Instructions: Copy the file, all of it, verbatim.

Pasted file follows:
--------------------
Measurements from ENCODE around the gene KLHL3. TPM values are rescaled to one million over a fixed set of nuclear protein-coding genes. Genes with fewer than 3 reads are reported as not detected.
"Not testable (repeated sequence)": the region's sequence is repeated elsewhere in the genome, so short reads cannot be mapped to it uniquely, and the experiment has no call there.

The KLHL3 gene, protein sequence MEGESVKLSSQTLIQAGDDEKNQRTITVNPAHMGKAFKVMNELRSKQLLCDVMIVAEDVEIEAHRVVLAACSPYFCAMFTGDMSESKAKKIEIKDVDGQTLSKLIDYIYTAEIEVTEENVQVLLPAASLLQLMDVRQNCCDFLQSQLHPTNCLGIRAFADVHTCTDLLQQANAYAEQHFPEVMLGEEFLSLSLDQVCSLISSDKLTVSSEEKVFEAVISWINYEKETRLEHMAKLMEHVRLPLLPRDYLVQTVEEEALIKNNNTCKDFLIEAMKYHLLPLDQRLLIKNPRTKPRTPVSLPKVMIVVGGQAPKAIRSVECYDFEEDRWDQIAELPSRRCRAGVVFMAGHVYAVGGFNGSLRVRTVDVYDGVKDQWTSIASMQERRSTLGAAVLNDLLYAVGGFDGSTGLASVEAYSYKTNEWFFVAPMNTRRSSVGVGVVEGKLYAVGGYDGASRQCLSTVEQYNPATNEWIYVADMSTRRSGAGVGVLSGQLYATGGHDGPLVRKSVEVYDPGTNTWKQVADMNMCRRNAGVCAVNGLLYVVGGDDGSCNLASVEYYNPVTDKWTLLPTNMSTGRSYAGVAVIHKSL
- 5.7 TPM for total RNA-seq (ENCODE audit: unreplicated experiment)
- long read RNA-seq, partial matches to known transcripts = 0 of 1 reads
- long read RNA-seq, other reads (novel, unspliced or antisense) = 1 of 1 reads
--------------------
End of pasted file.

Measurements from ENCODE around the gene KLHL3. TPM values are rescaled to one million over a fixed set of nuclear protein-coding genes. Genes with fewer than 3 reads are reported as not detected.
"Not testable (repeated sequence)": the region's sequence is repeated elsewhere in the genome, so short reads cannot be mapped to it uniquely, and the experiment has no call there.

The KLHL3 gene, protein sequence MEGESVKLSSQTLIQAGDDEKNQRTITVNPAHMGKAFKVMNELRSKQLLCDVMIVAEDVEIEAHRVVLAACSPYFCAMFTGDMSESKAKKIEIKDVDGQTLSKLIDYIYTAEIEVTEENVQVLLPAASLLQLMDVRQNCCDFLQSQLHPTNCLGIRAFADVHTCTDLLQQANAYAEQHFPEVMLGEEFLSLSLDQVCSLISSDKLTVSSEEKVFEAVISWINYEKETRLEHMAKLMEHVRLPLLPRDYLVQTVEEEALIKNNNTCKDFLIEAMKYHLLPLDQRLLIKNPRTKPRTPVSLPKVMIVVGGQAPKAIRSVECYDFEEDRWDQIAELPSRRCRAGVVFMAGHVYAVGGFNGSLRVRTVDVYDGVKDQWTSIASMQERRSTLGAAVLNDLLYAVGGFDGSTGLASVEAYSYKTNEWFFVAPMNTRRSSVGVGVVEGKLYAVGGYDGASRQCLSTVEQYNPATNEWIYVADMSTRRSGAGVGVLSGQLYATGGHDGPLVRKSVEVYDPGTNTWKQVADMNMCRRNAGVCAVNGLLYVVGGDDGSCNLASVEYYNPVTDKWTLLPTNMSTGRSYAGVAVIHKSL
- 5.7 TPM for total RNA-seq (ENCODE audit: unreplicated experiment)
- long read RNA-seq, partial matches to known transcripts = 0 of 1 reads
- long read RNA-seq, other reads (novel, unspliced or antisense) = 1 of 1 reads